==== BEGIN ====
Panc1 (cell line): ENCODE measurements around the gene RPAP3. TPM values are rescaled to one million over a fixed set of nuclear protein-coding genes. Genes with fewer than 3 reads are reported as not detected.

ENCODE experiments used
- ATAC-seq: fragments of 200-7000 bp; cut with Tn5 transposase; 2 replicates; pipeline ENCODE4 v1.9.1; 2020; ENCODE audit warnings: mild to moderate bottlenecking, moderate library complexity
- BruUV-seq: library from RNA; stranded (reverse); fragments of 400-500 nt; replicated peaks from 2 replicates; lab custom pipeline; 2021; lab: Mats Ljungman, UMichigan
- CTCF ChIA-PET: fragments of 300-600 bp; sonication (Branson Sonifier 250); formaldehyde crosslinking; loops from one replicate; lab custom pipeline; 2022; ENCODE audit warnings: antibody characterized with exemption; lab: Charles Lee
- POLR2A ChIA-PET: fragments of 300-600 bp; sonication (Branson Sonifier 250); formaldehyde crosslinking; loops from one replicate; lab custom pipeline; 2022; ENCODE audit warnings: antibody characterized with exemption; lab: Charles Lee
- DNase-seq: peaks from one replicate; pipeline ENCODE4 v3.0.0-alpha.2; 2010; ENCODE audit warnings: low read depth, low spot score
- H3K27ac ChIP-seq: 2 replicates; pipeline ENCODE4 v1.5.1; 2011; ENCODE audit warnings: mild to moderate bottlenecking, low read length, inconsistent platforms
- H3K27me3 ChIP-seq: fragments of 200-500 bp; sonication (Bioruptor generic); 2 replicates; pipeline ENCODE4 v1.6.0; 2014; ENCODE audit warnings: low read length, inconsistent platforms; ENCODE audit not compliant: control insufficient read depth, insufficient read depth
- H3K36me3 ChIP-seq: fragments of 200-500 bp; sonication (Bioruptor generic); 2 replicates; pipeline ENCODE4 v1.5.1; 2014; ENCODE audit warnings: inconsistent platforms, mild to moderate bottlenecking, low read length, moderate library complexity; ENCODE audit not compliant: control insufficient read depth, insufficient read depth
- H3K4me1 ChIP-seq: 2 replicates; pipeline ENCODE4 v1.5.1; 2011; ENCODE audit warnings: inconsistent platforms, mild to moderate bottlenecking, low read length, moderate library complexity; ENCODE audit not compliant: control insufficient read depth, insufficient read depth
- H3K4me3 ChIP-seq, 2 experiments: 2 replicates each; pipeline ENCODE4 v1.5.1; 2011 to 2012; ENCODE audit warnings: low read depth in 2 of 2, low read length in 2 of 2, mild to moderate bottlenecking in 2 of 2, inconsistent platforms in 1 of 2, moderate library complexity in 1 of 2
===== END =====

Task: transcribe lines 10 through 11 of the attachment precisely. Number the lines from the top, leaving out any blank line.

- H3K36me3 ChIP-seq: fragments of 200-500 bp; sonication (Bioruptor generic); 2 replicates; pipeline ENCODE4 v1.5.1; 2014; ENCODE audit warnings: inconsistent platforms, mild to moderate bottlenecking, low read length, moderate library complexity; ENCODE audit not compliant: control insufficient read depth, insufficient read depth
- H3K4me1 ChIP-seq: 2 replicates; pipeline ENCODE4 v1.5.1; 2011; ENCODE audit warnings: inconsistent platforms, mild to moderate bottlenecking, low read length, moderate library complexity; ENCODE audit not compliant: control insufficient read depth, insufficient read depth